Why Use Saliva
Saliva testing is an easy and noninvasive
way of assessing your patient’s hormone status and balancing needs and is proving to be the most reliable medium
for measuring hormone levels.
In my practice, I can either refer you to Labcorp for blood testing, although in my opinion (read the information
below) blood testing is not as accurate.
Appreciating the reliability of saliva
testing is based on understanding the difference between steroid hormones in saliva and serum. This difference
is based on whether or not the hormones are bound to proteins in the medium used for testing.
The majority of hormones exist in one of two forms: free (5%) or protein bound (95%). It is only the free hormones
that are biologically active, or bio-available, and available for delivery to receptors in the body. Those which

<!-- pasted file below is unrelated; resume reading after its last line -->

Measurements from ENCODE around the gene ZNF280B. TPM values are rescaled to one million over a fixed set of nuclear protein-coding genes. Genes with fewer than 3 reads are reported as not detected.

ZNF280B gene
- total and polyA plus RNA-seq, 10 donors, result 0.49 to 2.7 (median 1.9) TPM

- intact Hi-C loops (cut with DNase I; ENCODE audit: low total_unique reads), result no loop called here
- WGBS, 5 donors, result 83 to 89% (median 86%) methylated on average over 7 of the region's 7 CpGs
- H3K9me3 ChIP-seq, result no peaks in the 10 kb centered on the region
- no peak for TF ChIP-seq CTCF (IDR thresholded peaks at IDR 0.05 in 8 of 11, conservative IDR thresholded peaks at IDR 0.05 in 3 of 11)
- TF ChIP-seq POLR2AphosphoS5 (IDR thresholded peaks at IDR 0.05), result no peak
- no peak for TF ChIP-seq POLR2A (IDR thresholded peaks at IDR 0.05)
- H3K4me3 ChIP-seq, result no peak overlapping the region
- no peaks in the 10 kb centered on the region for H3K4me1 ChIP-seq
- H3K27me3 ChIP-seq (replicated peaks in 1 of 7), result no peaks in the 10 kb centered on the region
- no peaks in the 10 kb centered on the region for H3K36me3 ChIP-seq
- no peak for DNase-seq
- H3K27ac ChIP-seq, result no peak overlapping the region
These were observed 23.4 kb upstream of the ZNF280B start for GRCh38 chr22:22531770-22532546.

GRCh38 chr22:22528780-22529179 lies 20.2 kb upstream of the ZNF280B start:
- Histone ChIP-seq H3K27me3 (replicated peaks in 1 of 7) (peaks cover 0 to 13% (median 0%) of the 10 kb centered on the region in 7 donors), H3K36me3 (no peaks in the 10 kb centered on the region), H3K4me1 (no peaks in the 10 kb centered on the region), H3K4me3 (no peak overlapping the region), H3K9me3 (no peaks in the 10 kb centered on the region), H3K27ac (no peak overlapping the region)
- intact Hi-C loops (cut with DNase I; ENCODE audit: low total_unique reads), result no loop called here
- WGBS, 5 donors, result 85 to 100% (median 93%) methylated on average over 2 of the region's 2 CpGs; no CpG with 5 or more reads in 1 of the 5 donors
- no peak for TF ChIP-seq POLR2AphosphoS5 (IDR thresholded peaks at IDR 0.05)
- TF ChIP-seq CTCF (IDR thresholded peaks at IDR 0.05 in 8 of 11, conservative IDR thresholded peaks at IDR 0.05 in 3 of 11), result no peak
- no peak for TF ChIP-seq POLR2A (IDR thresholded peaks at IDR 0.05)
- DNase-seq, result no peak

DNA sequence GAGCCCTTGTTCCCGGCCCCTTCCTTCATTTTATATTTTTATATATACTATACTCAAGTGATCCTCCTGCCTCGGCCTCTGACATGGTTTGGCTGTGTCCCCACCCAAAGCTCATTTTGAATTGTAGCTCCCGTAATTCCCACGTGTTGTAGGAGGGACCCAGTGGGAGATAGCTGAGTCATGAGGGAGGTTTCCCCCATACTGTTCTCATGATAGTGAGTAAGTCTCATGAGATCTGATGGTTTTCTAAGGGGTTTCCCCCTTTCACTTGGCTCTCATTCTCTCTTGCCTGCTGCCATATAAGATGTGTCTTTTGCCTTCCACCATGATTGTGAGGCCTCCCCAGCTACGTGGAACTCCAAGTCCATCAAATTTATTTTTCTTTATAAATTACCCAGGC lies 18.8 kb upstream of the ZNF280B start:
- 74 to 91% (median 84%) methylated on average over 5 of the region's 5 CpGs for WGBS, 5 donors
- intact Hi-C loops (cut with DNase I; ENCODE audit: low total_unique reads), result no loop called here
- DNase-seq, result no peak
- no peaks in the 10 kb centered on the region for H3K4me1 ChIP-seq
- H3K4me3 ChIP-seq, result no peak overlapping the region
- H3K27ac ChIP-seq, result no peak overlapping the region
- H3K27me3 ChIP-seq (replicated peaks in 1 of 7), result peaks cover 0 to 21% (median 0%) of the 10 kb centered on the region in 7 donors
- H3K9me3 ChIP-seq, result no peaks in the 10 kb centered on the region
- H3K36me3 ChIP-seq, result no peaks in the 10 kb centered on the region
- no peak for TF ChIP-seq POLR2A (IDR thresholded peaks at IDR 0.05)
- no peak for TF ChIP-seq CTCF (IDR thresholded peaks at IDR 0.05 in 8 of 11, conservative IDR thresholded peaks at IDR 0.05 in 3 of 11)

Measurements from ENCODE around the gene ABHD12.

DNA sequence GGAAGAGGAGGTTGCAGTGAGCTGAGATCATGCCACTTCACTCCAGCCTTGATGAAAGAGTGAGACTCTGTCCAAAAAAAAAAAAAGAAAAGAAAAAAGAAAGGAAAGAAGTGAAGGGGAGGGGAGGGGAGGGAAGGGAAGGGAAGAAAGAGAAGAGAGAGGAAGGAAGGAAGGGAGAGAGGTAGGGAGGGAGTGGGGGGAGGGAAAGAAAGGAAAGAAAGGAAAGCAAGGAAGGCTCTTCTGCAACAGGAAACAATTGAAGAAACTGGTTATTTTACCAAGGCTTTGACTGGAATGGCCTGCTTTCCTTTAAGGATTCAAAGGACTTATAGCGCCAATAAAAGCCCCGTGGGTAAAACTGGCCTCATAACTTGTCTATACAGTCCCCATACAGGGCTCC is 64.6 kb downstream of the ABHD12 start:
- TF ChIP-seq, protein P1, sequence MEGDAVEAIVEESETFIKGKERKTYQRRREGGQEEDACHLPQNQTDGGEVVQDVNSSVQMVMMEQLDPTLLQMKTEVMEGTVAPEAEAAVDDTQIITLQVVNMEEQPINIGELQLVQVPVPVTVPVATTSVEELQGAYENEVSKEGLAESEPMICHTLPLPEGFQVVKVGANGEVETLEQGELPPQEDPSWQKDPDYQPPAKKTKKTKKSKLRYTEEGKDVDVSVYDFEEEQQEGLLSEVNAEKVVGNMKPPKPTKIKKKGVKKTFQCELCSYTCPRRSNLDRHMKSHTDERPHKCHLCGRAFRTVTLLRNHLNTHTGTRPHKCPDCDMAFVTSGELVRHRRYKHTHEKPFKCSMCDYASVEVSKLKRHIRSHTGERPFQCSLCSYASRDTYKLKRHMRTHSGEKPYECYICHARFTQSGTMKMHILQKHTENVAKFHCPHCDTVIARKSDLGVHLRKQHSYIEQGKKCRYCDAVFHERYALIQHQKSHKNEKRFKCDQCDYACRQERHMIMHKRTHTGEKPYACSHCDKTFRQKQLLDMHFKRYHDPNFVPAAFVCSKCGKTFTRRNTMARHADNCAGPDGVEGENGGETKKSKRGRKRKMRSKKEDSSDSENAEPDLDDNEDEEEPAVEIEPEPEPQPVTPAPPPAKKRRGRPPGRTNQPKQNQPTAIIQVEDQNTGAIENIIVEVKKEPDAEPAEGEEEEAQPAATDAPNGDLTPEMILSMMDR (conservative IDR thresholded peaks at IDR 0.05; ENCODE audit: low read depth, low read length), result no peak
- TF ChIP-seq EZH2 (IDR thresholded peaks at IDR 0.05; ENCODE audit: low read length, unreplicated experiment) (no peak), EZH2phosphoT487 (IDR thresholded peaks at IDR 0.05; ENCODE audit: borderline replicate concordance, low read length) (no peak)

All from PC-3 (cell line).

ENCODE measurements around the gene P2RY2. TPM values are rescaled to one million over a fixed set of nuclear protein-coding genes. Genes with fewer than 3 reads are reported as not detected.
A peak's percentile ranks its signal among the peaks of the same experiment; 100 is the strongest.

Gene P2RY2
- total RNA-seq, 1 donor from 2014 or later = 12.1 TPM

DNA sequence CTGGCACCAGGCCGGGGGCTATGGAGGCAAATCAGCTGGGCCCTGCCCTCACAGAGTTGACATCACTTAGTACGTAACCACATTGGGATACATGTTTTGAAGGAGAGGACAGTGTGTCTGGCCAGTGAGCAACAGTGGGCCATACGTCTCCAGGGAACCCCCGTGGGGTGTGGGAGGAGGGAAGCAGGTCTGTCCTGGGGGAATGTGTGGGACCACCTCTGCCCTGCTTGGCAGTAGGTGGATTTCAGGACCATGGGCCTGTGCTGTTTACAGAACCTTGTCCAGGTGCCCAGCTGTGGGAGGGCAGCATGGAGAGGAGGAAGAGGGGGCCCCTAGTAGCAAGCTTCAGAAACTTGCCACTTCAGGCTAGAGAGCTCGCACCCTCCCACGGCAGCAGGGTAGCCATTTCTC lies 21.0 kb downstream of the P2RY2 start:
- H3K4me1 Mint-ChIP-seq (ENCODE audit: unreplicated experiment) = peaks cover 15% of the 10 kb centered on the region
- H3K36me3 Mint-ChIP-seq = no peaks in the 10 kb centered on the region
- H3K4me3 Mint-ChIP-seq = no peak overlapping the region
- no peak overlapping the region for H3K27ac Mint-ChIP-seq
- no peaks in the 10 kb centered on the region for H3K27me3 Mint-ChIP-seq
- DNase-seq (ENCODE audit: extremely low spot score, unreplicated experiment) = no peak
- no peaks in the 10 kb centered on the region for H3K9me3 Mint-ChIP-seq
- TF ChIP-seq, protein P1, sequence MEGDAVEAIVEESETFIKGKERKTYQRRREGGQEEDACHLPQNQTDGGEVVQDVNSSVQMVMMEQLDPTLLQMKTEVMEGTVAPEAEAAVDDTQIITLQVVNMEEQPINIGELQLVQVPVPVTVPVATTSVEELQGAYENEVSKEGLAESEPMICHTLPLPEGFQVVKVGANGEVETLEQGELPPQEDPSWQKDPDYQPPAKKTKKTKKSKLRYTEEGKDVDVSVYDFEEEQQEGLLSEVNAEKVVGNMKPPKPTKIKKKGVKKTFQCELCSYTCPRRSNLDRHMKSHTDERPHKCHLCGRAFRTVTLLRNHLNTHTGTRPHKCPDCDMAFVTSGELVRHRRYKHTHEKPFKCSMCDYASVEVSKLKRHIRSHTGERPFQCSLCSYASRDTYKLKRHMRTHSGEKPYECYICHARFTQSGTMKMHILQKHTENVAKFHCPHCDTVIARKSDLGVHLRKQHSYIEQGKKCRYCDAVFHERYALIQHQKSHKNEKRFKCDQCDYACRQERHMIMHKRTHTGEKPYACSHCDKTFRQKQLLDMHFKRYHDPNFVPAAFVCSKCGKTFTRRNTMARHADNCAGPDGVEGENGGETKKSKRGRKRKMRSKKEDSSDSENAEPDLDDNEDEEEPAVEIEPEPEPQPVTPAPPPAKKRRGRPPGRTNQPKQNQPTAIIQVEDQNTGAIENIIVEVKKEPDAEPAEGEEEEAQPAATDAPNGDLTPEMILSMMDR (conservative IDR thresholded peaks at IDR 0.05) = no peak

are protein bound do not fit those receptors and are considered non-bioavailable.
When blood is filtered through the salivary glands, the bound hormone components are too large to pass through the
cell membranes. Only the unbound hormones pass through and into the saliva. What is measured in the saliva is the
bioavailable hormone, the clinically relevant portion which will be delivered to the receptors in the tissues of
Salivary hormone levels are expected to be
much lower than serum levels, as only the unbound hormones are being measured. When health care providers
measure serum hormone levels and prescribe hormone replacement therapy based on those results, patients are
If the patients are then tested using saliva, the results are extraordinarily high, and confusion results from a
lack of correlation between the two methods.